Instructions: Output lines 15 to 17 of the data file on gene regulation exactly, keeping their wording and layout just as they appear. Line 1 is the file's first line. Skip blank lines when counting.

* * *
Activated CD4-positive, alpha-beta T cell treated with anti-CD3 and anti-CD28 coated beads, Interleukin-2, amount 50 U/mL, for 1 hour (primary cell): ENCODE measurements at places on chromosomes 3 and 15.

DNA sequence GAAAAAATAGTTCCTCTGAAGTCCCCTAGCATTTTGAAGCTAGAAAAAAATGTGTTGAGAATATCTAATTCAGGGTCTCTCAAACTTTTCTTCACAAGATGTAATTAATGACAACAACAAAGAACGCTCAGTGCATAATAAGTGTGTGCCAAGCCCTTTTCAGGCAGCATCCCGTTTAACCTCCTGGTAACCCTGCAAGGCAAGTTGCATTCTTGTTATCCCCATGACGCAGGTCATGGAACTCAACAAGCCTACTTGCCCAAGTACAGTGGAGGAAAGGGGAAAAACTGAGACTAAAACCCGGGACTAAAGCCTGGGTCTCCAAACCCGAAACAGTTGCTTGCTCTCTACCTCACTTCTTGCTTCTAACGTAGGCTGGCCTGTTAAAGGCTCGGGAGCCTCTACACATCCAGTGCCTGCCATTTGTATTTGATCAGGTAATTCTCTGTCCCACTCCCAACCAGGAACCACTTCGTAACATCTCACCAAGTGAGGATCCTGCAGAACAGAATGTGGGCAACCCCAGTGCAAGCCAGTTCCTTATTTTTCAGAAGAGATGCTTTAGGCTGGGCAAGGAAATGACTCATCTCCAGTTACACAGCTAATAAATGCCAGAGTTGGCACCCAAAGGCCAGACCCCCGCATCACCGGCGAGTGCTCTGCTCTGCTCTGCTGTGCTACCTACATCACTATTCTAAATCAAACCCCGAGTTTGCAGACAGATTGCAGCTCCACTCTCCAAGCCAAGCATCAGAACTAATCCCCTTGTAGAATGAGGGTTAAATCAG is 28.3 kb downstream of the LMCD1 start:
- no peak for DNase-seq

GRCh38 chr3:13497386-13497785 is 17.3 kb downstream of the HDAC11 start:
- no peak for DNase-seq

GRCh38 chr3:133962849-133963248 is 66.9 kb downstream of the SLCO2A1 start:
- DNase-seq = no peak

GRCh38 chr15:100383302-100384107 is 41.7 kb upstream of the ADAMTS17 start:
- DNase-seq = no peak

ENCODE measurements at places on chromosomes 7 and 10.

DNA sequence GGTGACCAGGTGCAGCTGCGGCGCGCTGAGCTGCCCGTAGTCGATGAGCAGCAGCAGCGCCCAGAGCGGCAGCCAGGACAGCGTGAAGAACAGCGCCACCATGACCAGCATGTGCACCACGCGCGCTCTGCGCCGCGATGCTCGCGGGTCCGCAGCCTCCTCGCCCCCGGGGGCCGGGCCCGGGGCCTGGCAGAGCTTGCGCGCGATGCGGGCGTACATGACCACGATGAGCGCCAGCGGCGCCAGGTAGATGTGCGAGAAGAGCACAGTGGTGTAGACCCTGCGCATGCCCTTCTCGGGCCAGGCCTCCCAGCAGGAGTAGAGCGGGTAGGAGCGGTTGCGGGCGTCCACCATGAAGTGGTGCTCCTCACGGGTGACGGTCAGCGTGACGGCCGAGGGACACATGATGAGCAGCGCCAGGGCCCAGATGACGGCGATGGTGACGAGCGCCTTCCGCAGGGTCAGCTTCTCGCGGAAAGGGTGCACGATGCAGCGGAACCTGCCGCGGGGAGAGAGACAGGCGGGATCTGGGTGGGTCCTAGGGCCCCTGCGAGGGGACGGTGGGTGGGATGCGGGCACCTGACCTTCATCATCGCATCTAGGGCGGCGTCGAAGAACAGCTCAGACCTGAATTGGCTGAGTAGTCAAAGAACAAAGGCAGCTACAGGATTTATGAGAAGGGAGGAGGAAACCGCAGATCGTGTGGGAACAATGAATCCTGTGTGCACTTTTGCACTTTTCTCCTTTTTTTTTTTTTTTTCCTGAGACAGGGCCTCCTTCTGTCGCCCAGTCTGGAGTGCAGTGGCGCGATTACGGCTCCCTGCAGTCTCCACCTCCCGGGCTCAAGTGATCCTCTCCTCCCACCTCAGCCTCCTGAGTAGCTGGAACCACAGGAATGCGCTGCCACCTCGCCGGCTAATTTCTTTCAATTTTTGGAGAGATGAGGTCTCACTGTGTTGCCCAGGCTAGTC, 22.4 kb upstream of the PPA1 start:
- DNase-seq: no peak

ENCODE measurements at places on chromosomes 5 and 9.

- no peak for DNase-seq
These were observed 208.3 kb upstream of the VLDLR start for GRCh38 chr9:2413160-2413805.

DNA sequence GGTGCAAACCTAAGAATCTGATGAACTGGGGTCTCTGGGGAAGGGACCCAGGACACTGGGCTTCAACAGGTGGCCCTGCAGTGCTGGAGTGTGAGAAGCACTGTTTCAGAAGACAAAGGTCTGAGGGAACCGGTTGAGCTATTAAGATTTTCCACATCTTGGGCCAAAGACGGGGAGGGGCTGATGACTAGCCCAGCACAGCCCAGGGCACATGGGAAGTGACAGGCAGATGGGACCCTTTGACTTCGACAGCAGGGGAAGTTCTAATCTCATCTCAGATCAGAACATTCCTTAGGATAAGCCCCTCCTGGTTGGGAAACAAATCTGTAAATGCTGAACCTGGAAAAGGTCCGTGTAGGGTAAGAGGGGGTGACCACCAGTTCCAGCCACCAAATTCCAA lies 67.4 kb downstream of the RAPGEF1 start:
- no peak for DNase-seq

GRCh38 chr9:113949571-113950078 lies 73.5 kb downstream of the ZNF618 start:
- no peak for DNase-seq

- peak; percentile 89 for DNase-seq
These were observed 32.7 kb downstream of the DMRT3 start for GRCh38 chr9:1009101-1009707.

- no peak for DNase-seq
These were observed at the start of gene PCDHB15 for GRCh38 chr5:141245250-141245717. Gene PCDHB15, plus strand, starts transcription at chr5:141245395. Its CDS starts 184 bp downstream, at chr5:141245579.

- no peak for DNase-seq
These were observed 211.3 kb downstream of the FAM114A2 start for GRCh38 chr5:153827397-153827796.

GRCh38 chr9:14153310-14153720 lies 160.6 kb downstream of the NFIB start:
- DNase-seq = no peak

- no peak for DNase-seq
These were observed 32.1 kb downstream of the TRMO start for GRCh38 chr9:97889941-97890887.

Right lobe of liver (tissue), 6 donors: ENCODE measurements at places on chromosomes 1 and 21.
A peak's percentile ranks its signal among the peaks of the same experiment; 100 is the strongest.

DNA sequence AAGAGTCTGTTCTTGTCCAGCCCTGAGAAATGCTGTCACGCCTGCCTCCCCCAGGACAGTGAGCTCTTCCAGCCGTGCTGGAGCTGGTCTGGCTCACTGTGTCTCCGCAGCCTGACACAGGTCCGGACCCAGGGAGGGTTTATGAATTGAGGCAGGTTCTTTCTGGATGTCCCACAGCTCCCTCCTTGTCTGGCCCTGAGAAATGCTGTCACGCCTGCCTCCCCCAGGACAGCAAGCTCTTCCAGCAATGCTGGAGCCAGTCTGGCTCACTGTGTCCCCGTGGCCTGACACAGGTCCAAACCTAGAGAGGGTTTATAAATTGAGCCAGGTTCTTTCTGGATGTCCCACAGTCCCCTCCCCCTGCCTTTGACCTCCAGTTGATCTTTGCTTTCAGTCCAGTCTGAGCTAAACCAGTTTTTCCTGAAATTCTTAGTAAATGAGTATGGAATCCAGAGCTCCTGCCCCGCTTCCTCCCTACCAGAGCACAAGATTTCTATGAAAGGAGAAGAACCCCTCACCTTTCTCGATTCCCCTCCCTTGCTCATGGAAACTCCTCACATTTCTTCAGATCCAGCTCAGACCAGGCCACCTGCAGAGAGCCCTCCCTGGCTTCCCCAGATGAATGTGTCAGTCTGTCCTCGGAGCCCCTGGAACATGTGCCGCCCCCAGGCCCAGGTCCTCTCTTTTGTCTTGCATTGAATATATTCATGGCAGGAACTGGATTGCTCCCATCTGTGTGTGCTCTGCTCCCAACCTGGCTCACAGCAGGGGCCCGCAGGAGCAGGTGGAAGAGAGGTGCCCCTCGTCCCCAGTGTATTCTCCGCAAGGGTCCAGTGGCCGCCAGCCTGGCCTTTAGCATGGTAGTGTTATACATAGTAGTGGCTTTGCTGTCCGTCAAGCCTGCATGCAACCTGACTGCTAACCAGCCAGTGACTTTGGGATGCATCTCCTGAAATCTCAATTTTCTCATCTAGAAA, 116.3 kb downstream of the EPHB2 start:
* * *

These were observed 208.3 kb upstream of the VLDLR start for GRCh38 chr9:2413160-2413805.

DNA sequence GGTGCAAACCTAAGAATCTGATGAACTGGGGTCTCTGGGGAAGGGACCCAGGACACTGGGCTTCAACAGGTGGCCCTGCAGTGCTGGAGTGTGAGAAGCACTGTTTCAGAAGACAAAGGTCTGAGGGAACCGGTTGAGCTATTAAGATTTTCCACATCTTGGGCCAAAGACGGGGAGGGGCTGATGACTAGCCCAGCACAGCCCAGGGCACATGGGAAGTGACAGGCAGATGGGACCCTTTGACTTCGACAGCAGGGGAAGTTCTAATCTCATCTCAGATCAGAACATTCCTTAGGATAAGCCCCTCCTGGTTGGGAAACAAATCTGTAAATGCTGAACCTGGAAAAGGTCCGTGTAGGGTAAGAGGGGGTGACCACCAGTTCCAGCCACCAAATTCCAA lies 67.4 kb downstream of the RAPGEF1 start:
- no peak for DNase-seq